When you make a bridge you have a plan. You know exactly how much you have to dig and how much concrete and iron you’ll use. You can ask a contractor how much and how long. Such projects do slip out of budget and schedule, but this is usually because of bad project management (and because of the inherently bad practice of RFPs). A good contractor will usually not slip much.
Because of the study that has preceded construction, you have very good understanding of what it is that you are going to build.
If the bridge was software, all you’d know before you started to build it is some vague requirements like “it must have a capacity of 7 thousand vehicles per hour in each direction”. A contractor wouldn’t be able to give you a quote.
Can we make time and money estimates if we don’t have clear understanding of what it is that we’re going to build? It turns out it’s not impossible.
Here is one of the things software teams do: We write down the list of features we need to develop. Based on our experience, we assign a degree of effort needed to develop the feature. If feature A has five degrees of effort and feature B has ten, it means we think B needs twice as many resources to develop as A.
So far we aren’t doing anything much differently than other people. The key difference, the core of this idea, is that the degree of effort is an arbitrary unit of measurement. It doesn’t mean anything. It doesn’t translate to hours or days or man-months or euros. We have special terminology for it: we call it a “story point”.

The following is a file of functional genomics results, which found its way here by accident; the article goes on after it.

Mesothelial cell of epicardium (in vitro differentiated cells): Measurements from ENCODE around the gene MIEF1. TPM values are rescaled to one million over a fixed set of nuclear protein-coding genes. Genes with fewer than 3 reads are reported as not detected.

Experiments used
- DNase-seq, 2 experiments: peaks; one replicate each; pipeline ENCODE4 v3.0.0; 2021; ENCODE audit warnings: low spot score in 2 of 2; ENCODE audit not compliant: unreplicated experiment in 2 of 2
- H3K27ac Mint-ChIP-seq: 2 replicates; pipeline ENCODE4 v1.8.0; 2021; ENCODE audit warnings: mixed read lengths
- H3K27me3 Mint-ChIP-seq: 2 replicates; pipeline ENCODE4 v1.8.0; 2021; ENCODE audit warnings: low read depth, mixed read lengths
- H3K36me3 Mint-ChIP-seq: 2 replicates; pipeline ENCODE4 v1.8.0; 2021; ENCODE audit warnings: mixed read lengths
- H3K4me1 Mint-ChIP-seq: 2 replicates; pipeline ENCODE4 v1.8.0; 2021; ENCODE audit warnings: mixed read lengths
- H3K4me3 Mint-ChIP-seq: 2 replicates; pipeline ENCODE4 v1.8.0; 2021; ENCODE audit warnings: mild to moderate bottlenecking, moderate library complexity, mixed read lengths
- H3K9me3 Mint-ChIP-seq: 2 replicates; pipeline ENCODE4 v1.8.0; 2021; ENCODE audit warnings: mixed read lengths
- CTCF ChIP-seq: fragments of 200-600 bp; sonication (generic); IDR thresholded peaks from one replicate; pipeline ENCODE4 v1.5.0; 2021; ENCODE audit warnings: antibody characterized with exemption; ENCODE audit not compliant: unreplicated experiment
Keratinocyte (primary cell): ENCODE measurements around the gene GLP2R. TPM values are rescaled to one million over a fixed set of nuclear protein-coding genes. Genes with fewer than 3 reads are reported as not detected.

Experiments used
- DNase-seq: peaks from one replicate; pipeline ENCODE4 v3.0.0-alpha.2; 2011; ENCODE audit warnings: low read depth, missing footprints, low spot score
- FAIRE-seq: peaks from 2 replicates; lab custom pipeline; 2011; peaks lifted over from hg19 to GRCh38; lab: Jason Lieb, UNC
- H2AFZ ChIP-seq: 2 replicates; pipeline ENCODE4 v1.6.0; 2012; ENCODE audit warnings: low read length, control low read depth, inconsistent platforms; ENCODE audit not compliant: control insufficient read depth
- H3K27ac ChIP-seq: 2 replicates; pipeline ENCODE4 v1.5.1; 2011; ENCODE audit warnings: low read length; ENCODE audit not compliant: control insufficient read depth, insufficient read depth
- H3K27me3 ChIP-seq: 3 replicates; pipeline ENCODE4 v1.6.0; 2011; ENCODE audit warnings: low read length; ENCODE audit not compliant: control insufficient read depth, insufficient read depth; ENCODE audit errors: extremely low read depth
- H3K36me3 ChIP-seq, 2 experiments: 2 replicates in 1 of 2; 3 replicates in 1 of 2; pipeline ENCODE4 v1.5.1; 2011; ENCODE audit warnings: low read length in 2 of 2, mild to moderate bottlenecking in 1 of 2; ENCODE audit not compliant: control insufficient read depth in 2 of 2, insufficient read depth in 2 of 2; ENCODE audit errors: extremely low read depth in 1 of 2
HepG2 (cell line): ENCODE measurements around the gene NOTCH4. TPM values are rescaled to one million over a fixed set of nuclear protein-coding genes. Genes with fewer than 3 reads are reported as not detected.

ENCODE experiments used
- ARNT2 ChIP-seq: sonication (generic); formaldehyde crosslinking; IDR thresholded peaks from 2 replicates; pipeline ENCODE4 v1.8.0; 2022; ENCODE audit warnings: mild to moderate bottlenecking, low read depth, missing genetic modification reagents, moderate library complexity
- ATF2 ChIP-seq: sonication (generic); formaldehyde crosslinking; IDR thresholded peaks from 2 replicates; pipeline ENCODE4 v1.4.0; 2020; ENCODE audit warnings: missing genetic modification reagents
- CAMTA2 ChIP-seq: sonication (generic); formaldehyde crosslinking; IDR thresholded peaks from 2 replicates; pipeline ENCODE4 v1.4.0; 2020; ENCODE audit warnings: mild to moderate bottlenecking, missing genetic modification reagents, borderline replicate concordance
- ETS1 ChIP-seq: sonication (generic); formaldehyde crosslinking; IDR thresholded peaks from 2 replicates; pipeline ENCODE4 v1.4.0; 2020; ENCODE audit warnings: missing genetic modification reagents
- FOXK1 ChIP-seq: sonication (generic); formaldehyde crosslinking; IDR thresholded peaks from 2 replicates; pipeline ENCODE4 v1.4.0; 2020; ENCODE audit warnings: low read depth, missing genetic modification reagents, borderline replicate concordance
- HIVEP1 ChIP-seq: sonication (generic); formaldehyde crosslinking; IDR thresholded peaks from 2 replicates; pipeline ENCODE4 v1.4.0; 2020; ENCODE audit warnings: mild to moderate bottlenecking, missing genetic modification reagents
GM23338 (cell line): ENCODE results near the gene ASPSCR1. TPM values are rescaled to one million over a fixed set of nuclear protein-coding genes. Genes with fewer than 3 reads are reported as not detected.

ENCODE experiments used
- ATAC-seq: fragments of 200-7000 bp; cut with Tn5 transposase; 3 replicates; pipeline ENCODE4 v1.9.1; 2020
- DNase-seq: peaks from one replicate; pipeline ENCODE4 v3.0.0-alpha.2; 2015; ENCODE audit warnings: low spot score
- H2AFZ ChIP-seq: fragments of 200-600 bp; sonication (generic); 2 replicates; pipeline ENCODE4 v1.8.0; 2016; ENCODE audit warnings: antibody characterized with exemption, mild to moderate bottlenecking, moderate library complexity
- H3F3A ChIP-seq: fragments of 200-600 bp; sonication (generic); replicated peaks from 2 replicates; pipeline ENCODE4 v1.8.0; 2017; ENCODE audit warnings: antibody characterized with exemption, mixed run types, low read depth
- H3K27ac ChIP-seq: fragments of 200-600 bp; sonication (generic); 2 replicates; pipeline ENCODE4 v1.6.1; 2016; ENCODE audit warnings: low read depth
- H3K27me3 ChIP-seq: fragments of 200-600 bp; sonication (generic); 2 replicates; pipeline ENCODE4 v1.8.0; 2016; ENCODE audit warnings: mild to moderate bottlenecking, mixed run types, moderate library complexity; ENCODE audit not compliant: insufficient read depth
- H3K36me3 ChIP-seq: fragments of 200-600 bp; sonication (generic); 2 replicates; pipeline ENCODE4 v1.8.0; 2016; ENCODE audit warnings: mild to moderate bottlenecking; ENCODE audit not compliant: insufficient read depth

After work on a project begins, e.g. after a month, we look at the features we have developed and how many story points these correspond to. We have now measured the speed of the team, in story points per month. And we can make a realistic estimate about what it will take to build the rest of the project.
This thing alone won’t achieve anything. If it isn’t combined with other good development practices, the team speed will be high at first and very slow later. But the example serves to shed some light into how to shape the terms of co-operation between client and programmer. Traditional requirements-based and time-based contracts will give you headaches, but we can improve on those if we replace some of our wishful thinking with self-observation.